So… prepared for what? Why do I need to be prepared? How can I prepare for everything that might happen?
The answer to these questions is that preparation is as much a state of mind as a physical activity. The world is a scary place sometimes and, although we have got used to a national or local network of support, it wasn’t always this way. Perhaps we have got a little complacent about this network and we may all be a little guilty of taking it for granted. As I write this in the spring of 2020 the United Kingdom is, like the rest of the world, under the fearful cloud of the Covid-19 virus. Normal life has all but ceased and we find ourselves in a state of stress and isolation. Were we prepared? Was our Government prepared? I’m pretty certain that the only answer you can come up with is ‘No, we were not prepared. How could we be?‘
Let’s go back to what I just said. ‘Preparation is as much a state of mind as a physical activity.’ Just for a moment clear your mind of all the day to day pressures and priorities and think about yourself, your family group and your extended family and friends. How stable is that relationship? I don’t mean are you having constant arguments with your partner or your outgoings are more than your income – that’s often a feature of modern life. I mean are you and your family unit able to give any thought to what you would need to do if things took a turn for the worse – just as it has this year.
Let me give you a nudge: How would you answer the following questions…
- What would be the effect if the power went out for a day?
- What would you do if the garbage collection went on strike for a fortnight?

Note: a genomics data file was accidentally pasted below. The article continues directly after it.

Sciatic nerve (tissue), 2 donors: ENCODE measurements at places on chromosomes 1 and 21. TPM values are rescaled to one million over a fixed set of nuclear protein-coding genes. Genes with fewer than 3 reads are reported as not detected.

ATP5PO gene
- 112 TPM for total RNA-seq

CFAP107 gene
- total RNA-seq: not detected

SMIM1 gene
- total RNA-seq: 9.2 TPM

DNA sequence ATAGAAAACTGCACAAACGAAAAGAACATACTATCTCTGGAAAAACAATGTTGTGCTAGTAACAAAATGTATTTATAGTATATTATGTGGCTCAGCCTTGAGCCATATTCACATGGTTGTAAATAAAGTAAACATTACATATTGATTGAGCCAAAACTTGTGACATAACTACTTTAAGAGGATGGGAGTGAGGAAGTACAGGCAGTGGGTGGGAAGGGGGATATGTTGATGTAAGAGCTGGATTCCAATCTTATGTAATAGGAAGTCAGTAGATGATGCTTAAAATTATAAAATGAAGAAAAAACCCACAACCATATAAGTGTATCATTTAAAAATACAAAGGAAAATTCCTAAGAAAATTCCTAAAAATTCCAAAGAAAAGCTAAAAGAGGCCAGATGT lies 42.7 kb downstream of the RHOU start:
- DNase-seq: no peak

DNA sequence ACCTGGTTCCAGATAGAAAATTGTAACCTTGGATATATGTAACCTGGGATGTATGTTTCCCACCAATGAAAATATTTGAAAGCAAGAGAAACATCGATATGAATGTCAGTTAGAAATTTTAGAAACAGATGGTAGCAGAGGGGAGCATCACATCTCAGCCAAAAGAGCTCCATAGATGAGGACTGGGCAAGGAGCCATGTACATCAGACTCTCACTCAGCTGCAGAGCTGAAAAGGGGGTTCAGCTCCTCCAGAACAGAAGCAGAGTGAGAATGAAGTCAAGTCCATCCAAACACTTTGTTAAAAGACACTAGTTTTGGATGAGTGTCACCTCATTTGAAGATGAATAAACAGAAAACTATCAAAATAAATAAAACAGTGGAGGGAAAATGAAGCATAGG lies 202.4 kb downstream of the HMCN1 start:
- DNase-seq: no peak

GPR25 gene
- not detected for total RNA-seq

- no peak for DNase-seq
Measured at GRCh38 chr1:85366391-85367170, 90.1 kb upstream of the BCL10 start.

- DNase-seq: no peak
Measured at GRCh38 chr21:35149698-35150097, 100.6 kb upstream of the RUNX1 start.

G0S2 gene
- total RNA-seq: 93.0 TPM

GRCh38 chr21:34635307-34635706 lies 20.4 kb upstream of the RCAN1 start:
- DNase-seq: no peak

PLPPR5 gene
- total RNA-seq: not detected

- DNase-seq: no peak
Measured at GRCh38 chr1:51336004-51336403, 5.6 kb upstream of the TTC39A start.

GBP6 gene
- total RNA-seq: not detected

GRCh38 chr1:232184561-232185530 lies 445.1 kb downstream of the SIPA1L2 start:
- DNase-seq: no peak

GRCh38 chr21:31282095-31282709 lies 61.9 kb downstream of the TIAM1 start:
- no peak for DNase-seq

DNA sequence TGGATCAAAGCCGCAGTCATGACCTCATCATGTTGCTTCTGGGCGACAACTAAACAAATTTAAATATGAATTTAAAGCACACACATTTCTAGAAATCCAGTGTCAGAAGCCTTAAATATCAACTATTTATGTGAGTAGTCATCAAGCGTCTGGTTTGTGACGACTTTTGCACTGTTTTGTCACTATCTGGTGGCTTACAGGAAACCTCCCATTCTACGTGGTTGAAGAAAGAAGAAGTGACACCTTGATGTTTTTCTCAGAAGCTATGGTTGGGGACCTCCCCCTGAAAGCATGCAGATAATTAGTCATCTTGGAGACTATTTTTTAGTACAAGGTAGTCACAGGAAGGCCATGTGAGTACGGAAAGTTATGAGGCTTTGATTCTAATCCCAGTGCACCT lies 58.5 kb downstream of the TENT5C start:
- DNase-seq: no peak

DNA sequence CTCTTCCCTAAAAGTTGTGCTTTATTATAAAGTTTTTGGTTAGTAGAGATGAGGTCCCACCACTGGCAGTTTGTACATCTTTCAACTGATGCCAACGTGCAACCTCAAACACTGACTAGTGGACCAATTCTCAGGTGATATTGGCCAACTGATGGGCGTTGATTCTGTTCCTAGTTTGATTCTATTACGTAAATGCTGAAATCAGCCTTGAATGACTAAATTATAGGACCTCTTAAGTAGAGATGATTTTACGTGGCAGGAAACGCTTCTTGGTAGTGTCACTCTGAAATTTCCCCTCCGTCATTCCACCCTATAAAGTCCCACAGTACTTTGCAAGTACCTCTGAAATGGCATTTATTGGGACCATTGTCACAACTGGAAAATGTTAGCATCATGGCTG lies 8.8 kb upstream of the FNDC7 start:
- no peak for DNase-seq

- How would you cope if it rained for a month?
- What would be the effect if your medication could not be renewed for six weeks?
- How would you suffer if you were confined to your house for six months?
Just thinking about those questions is the beginning of the process of preparation. So well done! You’ve started the process, it gets easier from here. As we go on this journey together we will look at the effects of these unexpected changes to your normal routine. We will look at:
- Getting yourself mentally fit to deal with change
- Making sure your body is well cared for
- Maximising your financial flexibility
- Get ready to work collectively with your family and friends
- Keeping yourself and your family safe and secure
- Coping with short term disruption to your way of life
- Understanding the effects of long term disruption
- Zombie attack
(This last one was there partly as a joke just to see if you were reading carefully – but then again, many of the survivalists or ‘preppers’ out there base their plans and preparations on something as illogical as flesh-eating dead people. It gives them a focus, however ridiculous, on something notional they can prepare to fight.)
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